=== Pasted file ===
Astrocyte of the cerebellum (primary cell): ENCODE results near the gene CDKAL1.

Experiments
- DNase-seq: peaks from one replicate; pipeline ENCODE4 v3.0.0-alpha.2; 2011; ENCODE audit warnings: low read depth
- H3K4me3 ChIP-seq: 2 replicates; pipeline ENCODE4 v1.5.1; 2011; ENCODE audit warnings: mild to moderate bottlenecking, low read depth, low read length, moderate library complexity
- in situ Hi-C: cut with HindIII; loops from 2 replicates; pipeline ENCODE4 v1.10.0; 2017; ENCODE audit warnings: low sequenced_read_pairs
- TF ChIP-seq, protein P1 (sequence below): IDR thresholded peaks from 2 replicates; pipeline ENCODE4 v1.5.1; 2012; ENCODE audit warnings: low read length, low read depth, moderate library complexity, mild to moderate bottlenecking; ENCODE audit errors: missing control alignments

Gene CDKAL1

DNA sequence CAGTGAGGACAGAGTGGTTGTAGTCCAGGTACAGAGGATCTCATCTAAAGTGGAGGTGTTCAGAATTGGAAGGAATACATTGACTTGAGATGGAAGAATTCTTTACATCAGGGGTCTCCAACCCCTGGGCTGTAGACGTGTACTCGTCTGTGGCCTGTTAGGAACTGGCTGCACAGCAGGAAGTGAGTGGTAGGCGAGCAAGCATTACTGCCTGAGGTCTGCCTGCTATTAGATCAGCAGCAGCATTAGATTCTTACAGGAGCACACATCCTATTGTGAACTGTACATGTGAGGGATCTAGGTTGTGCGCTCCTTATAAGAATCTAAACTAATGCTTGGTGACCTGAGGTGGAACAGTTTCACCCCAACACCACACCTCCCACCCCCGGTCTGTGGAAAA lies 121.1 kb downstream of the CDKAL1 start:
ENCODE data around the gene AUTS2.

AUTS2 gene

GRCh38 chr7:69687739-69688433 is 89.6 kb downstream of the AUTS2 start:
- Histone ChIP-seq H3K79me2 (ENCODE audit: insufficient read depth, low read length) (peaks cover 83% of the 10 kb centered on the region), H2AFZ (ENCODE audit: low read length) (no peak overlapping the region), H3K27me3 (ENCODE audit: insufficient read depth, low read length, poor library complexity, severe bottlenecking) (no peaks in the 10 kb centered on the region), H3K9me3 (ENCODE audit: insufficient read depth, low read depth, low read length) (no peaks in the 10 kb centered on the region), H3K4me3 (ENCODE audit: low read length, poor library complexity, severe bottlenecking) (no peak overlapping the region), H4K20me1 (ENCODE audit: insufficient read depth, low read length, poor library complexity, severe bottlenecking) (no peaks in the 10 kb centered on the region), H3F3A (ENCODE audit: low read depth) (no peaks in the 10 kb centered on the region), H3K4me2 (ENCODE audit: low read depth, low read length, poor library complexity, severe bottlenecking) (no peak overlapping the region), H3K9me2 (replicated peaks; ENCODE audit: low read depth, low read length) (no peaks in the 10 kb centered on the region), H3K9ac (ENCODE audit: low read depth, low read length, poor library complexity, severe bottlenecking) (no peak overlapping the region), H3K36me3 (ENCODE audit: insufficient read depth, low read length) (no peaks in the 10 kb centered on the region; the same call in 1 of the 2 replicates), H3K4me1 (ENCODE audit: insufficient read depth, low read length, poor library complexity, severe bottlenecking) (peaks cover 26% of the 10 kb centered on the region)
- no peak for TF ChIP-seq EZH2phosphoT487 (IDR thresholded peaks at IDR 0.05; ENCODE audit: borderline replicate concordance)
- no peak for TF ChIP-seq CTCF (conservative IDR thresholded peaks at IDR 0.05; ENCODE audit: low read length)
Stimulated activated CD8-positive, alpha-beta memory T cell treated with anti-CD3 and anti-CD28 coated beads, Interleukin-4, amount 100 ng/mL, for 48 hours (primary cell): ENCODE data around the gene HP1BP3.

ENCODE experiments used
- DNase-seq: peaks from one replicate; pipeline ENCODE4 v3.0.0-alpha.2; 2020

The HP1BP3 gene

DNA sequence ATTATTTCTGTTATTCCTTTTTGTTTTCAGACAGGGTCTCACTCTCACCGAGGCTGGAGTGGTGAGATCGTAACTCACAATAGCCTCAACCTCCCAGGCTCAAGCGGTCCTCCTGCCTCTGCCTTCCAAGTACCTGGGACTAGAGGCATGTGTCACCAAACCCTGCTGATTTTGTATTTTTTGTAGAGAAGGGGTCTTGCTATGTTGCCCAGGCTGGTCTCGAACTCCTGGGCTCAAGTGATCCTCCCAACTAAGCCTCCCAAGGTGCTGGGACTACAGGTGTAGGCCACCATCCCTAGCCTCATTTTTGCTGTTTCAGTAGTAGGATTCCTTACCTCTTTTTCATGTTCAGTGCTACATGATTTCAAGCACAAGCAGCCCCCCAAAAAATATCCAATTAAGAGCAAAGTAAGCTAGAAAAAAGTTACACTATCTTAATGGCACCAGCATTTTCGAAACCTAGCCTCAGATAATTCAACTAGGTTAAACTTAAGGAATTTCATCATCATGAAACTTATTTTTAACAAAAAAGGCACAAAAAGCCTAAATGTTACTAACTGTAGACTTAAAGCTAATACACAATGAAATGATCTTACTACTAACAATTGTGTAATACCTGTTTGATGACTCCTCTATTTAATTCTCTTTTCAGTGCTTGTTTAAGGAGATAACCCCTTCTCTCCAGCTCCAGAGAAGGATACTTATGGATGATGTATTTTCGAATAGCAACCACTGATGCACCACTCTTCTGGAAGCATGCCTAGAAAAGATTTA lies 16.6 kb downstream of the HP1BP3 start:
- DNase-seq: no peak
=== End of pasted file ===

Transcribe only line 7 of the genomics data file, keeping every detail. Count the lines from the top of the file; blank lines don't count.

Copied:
Gene CDKAL1